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11 Articles from The American Spectator • Sources
Yesterday former Massachusetts Gov. Mitt Romney launched the first negative TV ad of the 2008 cycle, hammering former Arkansas Gov. Mike Huckabee in Iowa for having "supported in-state tuition benefits for illegal immigrants" and "taxpayer-funded scholarships for illegal aliens."
While a valid critique (Huckabee has never denied Romney's assertions), it was an odd maneuver. Obviously, Romney's campaign is concerned about Huckabee rising in the polls -- especially in Iowa, where...
Yesterday, in College Station, Texas, ex-Massachusetts Gov. Mitt Romney gave his "Faith in America" speech. Designed to allay concerns among the mainly evangelical bloc of Republican voters nervous about nominating a Mormon for the presidency, the speech was the political equivalent of a base hit. Romney's speech will help him, at least in the short term, but it wasn't the home run he needed to vastly improve his chances of winning the Republican nomination.
Sure, the speech...
On Monday, ex-Arkansas Gov. Mike Huckabee released his second presidential campaign ad. Focusing on the onetime preacher's faith, it features the phrase "Christian Leader" flashing across the screen and shows Huckabee speaking to the religious conservative faithful at the Family Research Council's Values Voter Summit. It's less than subtle, to be sure. But then, the Other Man From Hope has never been shy about making religion -- as opposed to mere positions on subjects like...
Last year, ultra-liberal elements within the Democratic Party waged a heated political battle against Sen. Joe Lieberman, their vice-presidential nominee of just six years earlier. But if you thought that liberal cannibalism stopped with the attack on Connecticut's junior senator, think again. The left wing has now set its sights on California Sen. Dianne Feinstein, another centrist Democrat who has failed to walk in lockstep with the increasingly puritanical left.
Why are the...
Last week, Hillary Clinton's campaign blamed her poor debate performance on sexism.
It was a maneuver that seemed suspiciously aimed at detracting from Hillary's lackluster showing whilst simultaneously shoring up her female support. But, ironically, it has had the opposite effect. Rather than fostering a sense of solidarity between women and the first credible female presidential candidate, Hillary's cries of discrimination have left many women cold, and with good reason....
Last week, with the Club for Growth conference and the "Values Voter" summit taking place in Washington, D.C., infighting among the leading Republican presidential contenders reached an all-new high.
Except where Sen. John McCain was concerned. After all, while ex-New York City Mayor Rudy Giuliani, ex-Sen. Fred Thompson and ex-Massachusetts Gov. Mitt Romney have been busy sparring over everything from abortion to taxes, McCain has kept busy bashing Romney, almost exclusively --...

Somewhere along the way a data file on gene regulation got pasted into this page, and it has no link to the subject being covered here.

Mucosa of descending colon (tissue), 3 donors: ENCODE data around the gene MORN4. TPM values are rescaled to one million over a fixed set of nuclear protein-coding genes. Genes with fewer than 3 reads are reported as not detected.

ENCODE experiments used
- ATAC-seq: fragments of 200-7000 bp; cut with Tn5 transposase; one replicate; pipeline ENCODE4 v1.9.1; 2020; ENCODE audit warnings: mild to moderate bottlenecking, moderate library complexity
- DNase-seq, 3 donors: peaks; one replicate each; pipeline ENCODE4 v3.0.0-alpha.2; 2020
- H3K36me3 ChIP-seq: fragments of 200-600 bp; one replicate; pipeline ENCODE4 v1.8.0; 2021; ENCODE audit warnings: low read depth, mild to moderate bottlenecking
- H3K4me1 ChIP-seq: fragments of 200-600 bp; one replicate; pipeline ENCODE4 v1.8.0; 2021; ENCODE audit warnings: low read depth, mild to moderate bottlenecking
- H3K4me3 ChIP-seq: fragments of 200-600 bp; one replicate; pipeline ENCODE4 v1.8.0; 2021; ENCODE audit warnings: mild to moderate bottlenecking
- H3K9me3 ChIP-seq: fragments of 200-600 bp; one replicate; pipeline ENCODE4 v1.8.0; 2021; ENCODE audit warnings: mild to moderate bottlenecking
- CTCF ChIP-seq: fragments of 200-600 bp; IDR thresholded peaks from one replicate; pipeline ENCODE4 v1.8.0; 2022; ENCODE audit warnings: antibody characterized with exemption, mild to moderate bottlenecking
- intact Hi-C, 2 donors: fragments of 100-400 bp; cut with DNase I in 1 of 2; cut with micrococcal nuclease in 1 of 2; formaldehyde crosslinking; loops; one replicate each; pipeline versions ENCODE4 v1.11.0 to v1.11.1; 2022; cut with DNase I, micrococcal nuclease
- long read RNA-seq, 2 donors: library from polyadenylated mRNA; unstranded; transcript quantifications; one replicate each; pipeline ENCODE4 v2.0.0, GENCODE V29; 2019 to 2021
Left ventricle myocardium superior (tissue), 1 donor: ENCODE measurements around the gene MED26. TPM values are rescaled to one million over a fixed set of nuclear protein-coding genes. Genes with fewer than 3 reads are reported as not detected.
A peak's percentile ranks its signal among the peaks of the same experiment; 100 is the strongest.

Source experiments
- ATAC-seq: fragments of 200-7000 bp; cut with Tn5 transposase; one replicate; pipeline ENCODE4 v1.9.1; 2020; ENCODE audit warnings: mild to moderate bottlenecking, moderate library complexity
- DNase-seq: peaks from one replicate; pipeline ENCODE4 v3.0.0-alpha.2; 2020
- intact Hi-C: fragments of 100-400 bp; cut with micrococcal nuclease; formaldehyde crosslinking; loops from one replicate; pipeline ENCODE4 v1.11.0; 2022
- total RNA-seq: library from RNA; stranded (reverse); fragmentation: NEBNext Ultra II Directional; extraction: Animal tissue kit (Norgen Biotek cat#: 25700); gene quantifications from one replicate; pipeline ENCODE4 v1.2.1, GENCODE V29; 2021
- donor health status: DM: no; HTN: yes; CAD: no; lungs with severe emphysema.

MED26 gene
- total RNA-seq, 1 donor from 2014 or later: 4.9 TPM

Earlier this month, Sen. Hillary Clinton lost her cool with Randall Rolph, an Iowa voter who dared to ask about her vote in favor of a resolution seen by anti-war activists as a pretext for war with Iran.
It was a chilling moment, and one that likely made Clinton's campaign team recoil in horror. But it was also a heads-up to campaign observers that Clinton, who espouses the need for change, hates the unpredictable as much as President Bush. Next year, America could be in for a...
Yesterday, New Mexico Sen. Pete Domenici announced that at the end of his current term (expiring in January 2009), he will retire.
The announcement opens up another Republican-held Senate seat as the 2008 election approaches -- and it will generate new headaches for Republicans, already facing the prospect of losses in the Senate, who would no doubt have liked to run the incumbent, even given his alleged involvement in the firing of Albuquerque U.S. Attorney David Iglesias, for...
Just over a week ago, third-placed Democratic presidential candidate, ex-Sen. John Edwards, broke with tradition and went to campaign in... Montana.
It was an odd move, but perhaps also a savvy one. After all, Edwards's advisers are surely aware that heading into 2008, the Mountain West will be a key battleground -- and one that Edwards evidently aims to claim as his own.
The Mountain West is traditionally Republican territory. Three of its core states -- Arizona, Montana...
In the wake of Republican Sen. John Warner's retirement announcement just over a week ago, focus has shifted away from the Senate maverick to another outside-the-mold Warner of Virginia politics -- Democratic ex-Gov. Mark Warner.
Speculation has been rife for months that if Sen. Warner declined to run for re-election in 2008, the former Governor would step into the ring. However, over Labor Day weekend, Mr. Warner made clear that he is weighing at least two options: running for...